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Gould, Bill, & Jared Blum: The Talking Book

Under the correct circumstances, combining natural sounds with lo-fi soundscapes can result in some truly haunting moments. Nature houses of all our emotions, and hearing them amidst equally affective ambience can be arresting. Unfortunately, despite its best intentions, The Talking Book fails capture anything worthwhile; the only thing listener's will be moved toward is boredom and frustration.

A collaboration between former Faith No More bassist, Bill Gould, and conceptual sound artist, Jared "Blanketship" Blum, The Talking Book is the first in a planned series of "oxidized aural snapshots buried between the gloom and the gorgeous." Aiming to represent loss, beauty, and the like with sparse instrument usage, odd effects, and organic sounds, it instead feels like directionless avant-garde musings. There is a constant sense of drama, but it never actually goes anywhere.

The two title tracks bookend the album, and they consist of record static, low bass notes, high piano notes, and odd insect noises. While ominous, industrial, and sparse, it never evolves; like most of The Talking Book, it's a dark introduction used as a full piece. It's as if Gould and Blum specialize in producing only the noisy, alienating sections of post-rock and neglect the musical parts that they separate.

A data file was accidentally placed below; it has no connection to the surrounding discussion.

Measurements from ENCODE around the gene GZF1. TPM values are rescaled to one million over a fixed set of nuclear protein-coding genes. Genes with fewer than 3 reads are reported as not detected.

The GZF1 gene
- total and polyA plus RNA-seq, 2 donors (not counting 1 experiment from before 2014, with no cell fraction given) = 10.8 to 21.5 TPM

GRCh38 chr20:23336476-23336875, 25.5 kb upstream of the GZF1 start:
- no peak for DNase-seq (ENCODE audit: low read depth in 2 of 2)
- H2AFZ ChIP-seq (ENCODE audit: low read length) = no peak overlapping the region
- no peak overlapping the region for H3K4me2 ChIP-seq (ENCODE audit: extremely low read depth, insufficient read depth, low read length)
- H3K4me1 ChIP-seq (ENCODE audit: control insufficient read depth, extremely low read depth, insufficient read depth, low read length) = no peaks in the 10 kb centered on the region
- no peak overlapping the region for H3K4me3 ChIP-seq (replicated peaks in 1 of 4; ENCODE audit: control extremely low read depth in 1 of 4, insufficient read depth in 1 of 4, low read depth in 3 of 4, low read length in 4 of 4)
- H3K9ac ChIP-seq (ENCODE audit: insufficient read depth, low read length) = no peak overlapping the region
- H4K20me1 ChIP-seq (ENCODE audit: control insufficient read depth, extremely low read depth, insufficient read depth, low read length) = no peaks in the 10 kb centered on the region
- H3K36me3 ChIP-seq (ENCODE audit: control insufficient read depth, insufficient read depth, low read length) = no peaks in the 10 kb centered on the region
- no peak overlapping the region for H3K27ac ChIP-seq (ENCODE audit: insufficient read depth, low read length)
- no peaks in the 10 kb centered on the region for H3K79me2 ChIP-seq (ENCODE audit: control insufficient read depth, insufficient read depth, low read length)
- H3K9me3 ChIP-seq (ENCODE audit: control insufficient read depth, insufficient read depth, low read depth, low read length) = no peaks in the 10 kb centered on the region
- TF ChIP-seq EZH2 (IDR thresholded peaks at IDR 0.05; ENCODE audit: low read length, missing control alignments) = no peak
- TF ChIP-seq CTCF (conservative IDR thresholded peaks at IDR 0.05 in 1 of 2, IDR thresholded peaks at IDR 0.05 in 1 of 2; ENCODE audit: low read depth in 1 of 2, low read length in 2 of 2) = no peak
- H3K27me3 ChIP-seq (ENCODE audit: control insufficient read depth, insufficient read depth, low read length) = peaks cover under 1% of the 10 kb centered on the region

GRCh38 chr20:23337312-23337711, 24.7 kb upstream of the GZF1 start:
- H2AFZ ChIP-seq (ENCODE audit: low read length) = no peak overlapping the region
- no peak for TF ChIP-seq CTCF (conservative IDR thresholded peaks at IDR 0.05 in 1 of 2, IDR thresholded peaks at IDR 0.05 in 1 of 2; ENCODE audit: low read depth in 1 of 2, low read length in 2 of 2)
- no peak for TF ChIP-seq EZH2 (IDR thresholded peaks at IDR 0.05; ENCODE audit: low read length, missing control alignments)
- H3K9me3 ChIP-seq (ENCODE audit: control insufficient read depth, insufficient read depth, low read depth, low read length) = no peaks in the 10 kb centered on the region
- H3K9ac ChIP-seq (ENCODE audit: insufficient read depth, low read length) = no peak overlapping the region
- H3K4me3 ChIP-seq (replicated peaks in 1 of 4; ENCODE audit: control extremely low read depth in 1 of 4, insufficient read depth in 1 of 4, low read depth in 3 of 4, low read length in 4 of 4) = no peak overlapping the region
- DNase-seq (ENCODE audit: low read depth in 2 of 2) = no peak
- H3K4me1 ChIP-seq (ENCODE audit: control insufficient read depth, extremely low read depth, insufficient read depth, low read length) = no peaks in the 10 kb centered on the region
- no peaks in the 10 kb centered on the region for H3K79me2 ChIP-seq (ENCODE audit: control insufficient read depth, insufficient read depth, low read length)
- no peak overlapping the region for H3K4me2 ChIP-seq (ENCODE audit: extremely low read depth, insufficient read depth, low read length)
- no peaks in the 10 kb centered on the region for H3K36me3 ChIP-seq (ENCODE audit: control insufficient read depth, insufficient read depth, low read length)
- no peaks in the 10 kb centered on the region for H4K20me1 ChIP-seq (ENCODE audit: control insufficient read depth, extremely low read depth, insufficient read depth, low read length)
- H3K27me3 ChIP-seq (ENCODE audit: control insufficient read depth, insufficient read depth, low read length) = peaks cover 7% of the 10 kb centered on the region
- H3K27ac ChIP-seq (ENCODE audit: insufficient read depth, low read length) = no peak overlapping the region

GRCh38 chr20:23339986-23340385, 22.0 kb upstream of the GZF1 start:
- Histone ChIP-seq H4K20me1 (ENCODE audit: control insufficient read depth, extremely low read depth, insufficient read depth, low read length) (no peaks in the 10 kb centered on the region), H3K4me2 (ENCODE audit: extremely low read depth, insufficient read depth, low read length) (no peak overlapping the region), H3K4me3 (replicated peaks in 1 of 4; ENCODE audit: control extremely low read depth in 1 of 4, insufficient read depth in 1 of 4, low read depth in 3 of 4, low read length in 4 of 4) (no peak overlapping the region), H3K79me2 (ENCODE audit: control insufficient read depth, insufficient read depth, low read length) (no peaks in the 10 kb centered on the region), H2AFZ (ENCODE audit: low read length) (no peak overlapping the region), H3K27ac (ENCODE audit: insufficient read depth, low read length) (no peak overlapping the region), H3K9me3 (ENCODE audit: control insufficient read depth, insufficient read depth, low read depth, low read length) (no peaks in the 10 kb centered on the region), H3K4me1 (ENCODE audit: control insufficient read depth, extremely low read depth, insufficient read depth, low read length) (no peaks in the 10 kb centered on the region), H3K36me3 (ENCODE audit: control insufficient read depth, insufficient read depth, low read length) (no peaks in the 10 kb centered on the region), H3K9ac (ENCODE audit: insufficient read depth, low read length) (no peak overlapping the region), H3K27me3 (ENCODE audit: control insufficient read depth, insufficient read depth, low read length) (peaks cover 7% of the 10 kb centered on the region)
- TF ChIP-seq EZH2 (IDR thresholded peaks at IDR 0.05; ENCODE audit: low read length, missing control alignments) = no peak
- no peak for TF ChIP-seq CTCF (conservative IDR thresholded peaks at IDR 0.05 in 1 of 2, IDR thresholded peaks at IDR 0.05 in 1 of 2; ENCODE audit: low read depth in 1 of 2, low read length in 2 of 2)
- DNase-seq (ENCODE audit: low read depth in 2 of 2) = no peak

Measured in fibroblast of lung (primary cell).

In fact, while instruments appear throughout the album, they are rarely ever given proper attention— there are virtually no melodies at all. Furthermore, only a few instances, like the guitar arpeggio on "The Fallen" and the synthesizer on "Sundown," achieve any sense of emotional interaction. Tracks like these are best suited to serve as brief interludes between actual songs; it's almost unbelievable that anyone would want to hear an entire album of this stuff, let alone create it.

The Talking Book is an album that earns far more points for its intention and ambition than for its execution. There's nothing wrong with experimentation and thinking outside the box, but one must aim for appeal as well as abstraction. Agalloch's "The White Mountain…" is 90+ seconds of train horns and a few organ notes, and it's incredibly touching; The Talking Book spends over an hour trying its best to achieve the same effect, and it never comes close.

1. Talking Book I
2. Sundown
3. I Have A Secret To Tell
4. Maxim
5. Open Your Eyes
6. The Morass
7. Frequency Log
8. Notes From The Field
9. SKS
10. The Fallen
11. Talking Book II

Added: June 27th 2011
Reviewer: Jordan Blum
Related Link: Koolarrow Records
Hits: 2487
Language: english

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